|Horror over Bali
suspect's media circus
Staff and wires
Thursday, November 14, 2002 7:46 AM EST
Indonesian police chief Dai Bachtiar speaks to Amrozi in front of the press
|SYDNEY, Australia -- Australians have reacted with anger and dismay to images of a Bali bombing suspect waving and joking at a police media conference.|
While Prime Minister John Howard would not be drawn to comment on the scenes that played out in Denpasar on Wednesday, Foreign Minister Alexander Downer told media he was horrified by what he saw.
"Their sort of ugly, sneering, amused attitude at the slaughter of innocent people is just horrific," Downer said Thursday.
Amrozi is a key suspect in the October 12 bombings in Bali which killed more than 180 people, around half of those Australians.
While he has allegedly confessed to being involved in the making of the bombs which ripped through the crowded Kuta tourist district, he says he was not in Bali when the explosions occurred.
Indonesian police, who are jointly investigating the bombing with Australia, paraded Amrozi before the media Wednesday.
Surrounded by laughing senior police officers, the suspect waved and smiled at photographers and at one stage pointed at Western journalists, saying in Indonesian they were the sort of people he wanted to kill.
'Not our way'
Australian Federal Police Commissioner Mick Keelty told Australian Associated Press the media conference was not the sort of thing that would be conducted by police in Australia.
"I guess it reminded me just whose jurisdiction this investigation is in," he said.
"Clearly it's not something that any Australian police commissioner would do, but it's not our system of justice and it's not our system of operating. "
Howard, for his part, told reporters he would not be drawn into a running commentary on the progress of the investigation.
"I'm sure I speak particularly for the families who've lost so much, their overriding goal would be to bring to justice the people who committed this awful thing," he said, adding that maximum cooperation and public harmony between the two countries was needed for this to happen.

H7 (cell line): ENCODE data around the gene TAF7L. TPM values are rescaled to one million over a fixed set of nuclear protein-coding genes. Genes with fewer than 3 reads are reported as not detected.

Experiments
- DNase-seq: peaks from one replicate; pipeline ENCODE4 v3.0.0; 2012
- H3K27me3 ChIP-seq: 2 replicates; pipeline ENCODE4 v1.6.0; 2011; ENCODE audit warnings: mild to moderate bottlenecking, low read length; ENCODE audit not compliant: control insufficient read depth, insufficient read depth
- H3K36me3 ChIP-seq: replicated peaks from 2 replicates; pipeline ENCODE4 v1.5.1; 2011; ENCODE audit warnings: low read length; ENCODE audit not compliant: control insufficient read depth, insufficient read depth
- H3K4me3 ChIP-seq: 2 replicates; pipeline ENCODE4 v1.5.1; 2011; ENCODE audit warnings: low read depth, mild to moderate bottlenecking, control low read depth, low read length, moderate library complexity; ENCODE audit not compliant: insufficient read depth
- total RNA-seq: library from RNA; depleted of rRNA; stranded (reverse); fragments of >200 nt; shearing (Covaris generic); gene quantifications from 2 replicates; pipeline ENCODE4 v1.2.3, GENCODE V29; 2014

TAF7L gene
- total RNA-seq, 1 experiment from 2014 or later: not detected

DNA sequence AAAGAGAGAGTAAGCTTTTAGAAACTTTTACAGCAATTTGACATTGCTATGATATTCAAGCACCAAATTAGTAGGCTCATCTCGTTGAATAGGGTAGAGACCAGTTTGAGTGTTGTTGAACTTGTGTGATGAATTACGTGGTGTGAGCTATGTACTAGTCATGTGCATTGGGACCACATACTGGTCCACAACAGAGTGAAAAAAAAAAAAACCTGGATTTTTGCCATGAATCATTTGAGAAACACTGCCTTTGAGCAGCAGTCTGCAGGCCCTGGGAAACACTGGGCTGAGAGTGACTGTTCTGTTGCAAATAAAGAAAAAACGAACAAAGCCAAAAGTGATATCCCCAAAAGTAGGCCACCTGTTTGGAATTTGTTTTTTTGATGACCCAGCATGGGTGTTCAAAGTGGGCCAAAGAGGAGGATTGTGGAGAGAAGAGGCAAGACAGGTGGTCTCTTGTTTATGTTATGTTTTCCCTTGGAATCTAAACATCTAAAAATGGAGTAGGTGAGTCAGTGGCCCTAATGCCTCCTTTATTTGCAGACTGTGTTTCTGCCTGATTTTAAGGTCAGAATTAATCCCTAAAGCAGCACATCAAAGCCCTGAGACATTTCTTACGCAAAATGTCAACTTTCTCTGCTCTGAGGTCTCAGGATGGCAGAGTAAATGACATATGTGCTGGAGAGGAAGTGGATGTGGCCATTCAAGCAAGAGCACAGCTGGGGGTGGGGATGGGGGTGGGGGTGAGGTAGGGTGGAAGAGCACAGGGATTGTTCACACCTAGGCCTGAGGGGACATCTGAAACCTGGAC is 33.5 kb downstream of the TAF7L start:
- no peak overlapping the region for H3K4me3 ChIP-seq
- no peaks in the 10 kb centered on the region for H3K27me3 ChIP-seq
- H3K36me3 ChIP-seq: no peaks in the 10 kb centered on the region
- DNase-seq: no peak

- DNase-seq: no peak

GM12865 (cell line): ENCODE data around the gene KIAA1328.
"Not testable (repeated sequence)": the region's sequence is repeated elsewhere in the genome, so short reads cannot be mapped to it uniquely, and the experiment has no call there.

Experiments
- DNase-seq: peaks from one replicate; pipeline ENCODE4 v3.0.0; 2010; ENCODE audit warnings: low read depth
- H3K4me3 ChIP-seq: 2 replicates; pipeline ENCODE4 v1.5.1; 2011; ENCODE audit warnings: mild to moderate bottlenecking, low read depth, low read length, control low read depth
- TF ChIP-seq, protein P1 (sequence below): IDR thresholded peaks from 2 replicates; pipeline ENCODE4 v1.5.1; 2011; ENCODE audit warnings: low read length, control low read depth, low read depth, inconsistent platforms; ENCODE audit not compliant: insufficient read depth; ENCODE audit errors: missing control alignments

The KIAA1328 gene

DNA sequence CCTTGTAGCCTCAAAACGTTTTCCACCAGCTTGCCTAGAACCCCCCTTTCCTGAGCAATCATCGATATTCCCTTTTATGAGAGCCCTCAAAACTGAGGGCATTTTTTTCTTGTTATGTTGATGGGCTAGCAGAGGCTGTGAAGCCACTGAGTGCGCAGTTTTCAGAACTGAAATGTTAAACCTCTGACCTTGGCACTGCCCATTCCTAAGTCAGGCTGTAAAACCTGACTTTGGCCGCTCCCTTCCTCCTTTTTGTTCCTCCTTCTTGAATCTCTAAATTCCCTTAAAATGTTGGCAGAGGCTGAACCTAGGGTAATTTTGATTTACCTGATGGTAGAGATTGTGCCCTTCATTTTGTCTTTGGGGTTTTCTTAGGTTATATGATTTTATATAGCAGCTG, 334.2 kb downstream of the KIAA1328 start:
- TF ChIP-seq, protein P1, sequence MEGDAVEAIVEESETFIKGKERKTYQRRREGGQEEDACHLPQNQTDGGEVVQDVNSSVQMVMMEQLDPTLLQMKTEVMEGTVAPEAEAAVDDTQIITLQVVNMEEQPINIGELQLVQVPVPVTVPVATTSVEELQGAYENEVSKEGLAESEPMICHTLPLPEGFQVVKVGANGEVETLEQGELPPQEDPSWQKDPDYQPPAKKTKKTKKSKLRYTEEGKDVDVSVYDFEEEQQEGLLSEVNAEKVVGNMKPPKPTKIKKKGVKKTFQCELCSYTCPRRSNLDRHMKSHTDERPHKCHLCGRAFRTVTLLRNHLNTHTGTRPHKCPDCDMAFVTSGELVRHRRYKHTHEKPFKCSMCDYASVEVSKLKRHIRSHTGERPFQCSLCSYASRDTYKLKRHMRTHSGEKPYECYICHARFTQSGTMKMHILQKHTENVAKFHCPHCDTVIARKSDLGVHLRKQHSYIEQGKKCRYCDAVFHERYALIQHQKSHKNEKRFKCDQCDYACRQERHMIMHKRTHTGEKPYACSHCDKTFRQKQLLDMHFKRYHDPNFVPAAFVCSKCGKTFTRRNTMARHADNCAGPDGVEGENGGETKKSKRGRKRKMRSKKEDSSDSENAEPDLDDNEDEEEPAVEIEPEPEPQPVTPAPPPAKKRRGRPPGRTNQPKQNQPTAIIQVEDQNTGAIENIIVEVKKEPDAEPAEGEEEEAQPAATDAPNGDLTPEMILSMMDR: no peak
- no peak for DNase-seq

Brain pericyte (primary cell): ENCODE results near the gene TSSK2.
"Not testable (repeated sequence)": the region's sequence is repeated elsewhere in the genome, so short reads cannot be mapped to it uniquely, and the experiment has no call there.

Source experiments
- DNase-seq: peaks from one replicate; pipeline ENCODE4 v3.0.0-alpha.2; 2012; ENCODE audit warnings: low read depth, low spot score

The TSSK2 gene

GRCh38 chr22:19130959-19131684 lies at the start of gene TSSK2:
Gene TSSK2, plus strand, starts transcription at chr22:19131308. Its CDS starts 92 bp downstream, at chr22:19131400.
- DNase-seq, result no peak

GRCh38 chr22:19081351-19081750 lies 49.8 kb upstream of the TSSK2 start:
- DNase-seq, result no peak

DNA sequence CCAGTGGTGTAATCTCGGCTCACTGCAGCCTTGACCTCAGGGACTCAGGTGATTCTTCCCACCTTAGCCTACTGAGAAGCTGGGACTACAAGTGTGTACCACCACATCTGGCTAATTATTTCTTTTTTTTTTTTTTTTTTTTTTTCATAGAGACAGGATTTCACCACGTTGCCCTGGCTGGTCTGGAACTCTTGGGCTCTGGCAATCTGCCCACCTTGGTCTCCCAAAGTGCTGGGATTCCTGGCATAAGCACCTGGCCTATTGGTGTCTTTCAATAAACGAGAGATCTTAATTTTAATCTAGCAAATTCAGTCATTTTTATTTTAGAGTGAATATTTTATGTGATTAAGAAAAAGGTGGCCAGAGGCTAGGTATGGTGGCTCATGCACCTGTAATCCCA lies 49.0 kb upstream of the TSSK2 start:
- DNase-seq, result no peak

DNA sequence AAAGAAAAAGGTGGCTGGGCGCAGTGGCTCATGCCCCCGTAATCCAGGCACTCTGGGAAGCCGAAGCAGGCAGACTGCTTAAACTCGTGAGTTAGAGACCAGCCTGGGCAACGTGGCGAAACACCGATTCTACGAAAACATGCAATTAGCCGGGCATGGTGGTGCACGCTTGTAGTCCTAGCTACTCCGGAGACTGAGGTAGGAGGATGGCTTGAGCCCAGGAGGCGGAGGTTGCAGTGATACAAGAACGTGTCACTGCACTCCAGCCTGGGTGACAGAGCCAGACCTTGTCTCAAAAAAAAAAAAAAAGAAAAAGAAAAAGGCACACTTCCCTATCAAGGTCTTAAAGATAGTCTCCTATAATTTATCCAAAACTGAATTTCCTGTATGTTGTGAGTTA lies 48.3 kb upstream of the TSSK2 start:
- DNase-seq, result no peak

Amrozi said Wednesday at the media conference that he was "delighted" the bomb exploded.
The comment came as Indonesian investigators named four more suspects in the deadly bombings, bringing the total number to seven.
A police spokesman added the names of Idris, Hudama -- also known as Imam Samudra -- Umar, and a second Umar to the official list of people investigators want to talk to. Indonesians often go by a single name.
Last week, police named Amrozi as the main suspect in the bombings and identified him as the owner of a van laden with explosives that blew up outside a packed nightclub.
Police also put forward Amrozi's brothers, Ali Imron and Ali Fauzi as suspects on Tuesday. They reportedly helped Amrozi plant the bombs that ripped through Bali's nightclub area.
Police are investigating a third brother of Amrozi, named Muchlas, believed to be a member of Jemaah Islamiyah (JI), an Islamic militant group the U.S. government says is a terror network linked to al Qaeda.
Intelligence officials tell CNN Muchlas is a known JI member.
According to intelligence documents obtained by CNN, Faiz abu Bakar Bafana, a JI suspect currently in Singapore's custody, admitted meeting Muchlas.
In his confession, Bafana said Muchlas would take over the responsibilities of Hambali, the leading terror suspect in Southeast Asia, as the regional leader of JI.
All the men involved have ties to Abu Bakar Ba'asyir, the alleged spiritual leader of JI.
Ba'asyir is currently being held by Indonesian police, but has so far refused to answer any questions related to terrorism.
Up to 10 people may have carried out the attack, police have said.
-- CNN's Jakarta Bureau Chief Maria Ressa and The Associated Press contributed to this report
|Amrozi said he was 'delighted'
the bomb went off
|At the news conference, Amrozi pointed at Western jounalists, saying they were the sort of people he wanted to kill|